1. re: Writeher

                                                  Are you using fresh Italian prune plums or dried prunes. Either would be good! I'm thinking of doing the prune plums myself since they are in season now.

                                                  But the dried prunes in Armangac brandy is a classic:

                                                  http://www.chow.com/recipes/12470-pru...

                                                  http://splendidtable.publicradio.org/...

                                                  1. re: karykat

                                                    I was going to do this with some plums that are like Italian prune plums that were in our market, but I tasted them and they didn't inspire me. So I've just done some with some beautiful organic prunes that looked really fresh and soft and some brandy and a couple cinnamon sticks.

                                                    Put in a dark place.

                                                    Am looking forward to trying in a couple weeks.

                                                    1. re: karykat

                                                      Wow. These (brandied prunes) were great. I was going to give them away for the holidays, but I think they will be my own present for myself. The prunes were soft and rich and the brandy had turned into a dark rich thick wonderful liquid. I just had a couple prunes with a tablespoon of the liquor as a mini-nightcap. Wonderful.

                                                      And I'm really glad I posted this in October because I couldn't remember what I put in with the prunes and brandy. Lots of recipes use tea bags and make a syrup with sugar. I didn't think I had used any sugar and it came out great without it. (You have to use good fresh prunes to start with, I think, and you have to like the taste of brandy.)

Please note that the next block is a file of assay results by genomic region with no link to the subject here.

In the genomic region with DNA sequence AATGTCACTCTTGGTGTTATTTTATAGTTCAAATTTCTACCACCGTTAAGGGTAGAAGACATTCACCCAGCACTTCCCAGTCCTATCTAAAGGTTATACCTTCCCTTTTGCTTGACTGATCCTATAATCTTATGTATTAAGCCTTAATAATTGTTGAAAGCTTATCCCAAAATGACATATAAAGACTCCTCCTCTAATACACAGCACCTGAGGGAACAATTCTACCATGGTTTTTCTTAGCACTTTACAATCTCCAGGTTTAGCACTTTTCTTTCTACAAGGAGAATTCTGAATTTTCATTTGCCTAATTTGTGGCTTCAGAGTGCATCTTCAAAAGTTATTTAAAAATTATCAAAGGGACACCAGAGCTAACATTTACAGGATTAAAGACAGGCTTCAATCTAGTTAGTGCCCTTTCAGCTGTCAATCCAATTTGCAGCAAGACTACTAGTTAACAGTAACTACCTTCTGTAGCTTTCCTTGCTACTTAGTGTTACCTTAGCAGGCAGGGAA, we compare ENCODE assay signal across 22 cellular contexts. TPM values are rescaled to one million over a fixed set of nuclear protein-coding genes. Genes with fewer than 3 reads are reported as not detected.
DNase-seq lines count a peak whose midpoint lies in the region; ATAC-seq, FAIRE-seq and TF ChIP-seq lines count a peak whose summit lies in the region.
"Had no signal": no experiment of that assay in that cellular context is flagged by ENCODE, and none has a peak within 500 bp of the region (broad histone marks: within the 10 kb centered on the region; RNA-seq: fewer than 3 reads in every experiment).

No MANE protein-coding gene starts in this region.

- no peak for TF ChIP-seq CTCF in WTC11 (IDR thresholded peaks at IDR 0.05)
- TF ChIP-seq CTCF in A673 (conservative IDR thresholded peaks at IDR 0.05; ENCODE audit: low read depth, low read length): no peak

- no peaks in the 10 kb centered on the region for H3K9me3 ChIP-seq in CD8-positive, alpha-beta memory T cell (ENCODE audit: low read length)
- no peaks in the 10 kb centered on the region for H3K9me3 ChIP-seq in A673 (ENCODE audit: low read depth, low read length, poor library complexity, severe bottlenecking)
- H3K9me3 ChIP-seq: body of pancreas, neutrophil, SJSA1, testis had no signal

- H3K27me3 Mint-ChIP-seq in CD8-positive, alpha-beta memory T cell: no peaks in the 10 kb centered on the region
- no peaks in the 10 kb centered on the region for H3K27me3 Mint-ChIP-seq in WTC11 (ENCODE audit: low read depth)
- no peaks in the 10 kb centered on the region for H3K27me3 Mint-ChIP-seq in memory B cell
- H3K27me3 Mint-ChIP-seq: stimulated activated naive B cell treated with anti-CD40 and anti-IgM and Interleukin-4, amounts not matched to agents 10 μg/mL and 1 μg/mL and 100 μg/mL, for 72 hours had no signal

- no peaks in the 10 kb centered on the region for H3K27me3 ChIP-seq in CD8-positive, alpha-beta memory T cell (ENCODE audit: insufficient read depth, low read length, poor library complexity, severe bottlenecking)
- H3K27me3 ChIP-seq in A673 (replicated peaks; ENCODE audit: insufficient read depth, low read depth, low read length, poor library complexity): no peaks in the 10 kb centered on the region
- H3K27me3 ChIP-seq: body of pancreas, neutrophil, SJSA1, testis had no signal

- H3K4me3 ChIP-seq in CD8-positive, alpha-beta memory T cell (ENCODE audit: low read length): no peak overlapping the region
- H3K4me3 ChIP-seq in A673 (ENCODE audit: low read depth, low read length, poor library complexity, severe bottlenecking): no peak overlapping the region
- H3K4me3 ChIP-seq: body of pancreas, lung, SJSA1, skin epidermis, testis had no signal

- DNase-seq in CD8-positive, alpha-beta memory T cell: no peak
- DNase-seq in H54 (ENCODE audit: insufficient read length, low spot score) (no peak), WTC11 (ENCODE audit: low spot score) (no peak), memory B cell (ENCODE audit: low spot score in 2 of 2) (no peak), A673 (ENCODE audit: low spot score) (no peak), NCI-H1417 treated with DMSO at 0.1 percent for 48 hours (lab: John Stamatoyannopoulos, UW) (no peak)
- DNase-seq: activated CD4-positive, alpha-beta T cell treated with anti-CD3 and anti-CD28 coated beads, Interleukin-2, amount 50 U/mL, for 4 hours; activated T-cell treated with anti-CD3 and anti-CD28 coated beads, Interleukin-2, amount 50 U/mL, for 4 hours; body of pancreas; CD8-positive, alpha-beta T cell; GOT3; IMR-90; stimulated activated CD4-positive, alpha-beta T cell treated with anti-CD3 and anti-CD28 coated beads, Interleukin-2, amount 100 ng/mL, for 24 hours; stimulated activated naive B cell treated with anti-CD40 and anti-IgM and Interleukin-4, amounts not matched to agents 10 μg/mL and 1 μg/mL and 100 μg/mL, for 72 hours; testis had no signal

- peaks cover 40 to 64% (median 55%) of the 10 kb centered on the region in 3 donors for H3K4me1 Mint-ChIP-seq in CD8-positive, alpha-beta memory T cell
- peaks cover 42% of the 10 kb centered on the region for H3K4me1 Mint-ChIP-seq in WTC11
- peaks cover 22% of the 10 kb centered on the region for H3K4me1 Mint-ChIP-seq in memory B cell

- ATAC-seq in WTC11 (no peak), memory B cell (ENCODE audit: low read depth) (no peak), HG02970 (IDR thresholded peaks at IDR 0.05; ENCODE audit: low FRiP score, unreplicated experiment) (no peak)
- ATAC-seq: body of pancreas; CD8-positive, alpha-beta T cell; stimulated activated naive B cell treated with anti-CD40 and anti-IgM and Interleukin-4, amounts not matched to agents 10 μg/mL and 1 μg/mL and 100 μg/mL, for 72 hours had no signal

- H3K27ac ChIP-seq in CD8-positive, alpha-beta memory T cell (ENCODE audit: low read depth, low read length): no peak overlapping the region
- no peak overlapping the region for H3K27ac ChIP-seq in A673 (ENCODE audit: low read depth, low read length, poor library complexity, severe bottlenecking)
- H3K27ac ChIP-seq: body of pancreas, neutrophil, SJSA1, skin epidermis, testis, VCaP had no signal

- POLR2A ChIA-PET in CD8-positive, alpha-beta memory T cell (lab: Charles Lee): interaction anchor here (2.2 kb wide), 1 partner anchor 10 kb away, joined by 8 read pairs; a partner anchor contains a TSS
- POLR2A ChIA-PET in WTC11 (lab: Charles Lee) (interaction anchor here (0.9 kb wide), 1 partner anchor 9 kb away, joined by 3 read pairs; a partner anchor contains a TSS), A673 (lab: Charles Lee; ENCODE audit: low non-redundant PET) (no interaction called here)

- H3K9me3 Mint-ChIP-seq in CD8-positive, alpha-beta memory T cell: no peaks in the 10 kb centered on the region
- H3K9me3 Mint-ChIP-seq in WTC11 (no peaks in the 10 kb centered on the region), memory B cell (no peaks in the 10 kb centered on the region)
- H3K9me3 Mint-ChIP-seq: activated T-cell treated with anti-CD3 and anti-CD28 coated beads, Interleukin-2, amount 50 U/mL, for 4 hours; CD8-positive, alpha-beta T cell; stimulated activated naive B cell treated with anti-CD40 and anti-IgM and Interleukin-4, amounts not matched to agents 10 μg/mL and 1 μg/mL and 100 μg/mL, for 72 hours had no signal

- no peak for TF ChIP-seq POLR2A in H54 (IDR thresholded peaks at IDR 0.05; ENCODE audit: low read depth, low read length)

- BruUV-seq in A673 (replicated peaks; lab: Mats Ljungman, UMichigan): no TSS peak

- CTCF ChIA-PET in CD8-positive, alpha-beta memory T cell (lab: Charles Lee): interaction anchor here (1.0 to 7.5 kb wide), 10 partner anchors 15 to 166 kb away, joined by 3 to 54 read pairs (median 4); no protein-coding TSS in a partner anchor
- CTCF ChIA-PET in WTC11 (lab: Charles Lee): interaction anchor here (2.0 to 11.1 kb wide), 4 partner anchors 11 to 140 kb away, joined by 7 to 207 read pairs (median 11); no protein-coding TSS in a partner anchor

2. Never actually tried it, but given how wonderful the combination of fresh pineapple & kirschwasser is, I can't imagine the preserved version would be anything but great. On the other hand, given the price of kirschwasser, might be a $$$ issue.

                                                  1. So I am going to do the boozy grapes in the article. The concords and niagaras are full on here right now. But the recipe suggests seeding the grapes. How is this done? Do I cut them in half? Any help appreciated. Thanks.

                                                    4 Replies
                                                    1. re: LNG212

                                                      The rose hips I just did had tons of seeds, I did cut in half and scrape out what I could but there were lots left. Just strained them out afterwards. Perhaps they're bitter, like grape seeds, but you're adding sugar so don't go too crazy because there'll be nothing left. Some fruits, like cherries, they tell you to leave the pits in because they impart an almond flavor. You might as well experiment a little.

                                                      1. re: LNG212

                                                        I recently deseeded a bunch of concord grapes for a grape focaccia. It was a project, but not too terrible. I sliced each one in half and then used the knife tip to scape out the seeds. All in all, it was lovely to enjoy the focaccia later without having to worry about seeds.

                                                        1. re: LNG212

                                                          I was planning to make this too with some concords I had but stopped short myself when I tried to figure out how to seed them. I've seeded concords by hand in the past for pie. Very time-consuming to do it that way so you wouldn't want to do to much. Remembering back, I just kind of felt for the seeds and pulled them out. Cutting in half would probably work fine but they wouldn't look like beautiful whoe grapes if that matters.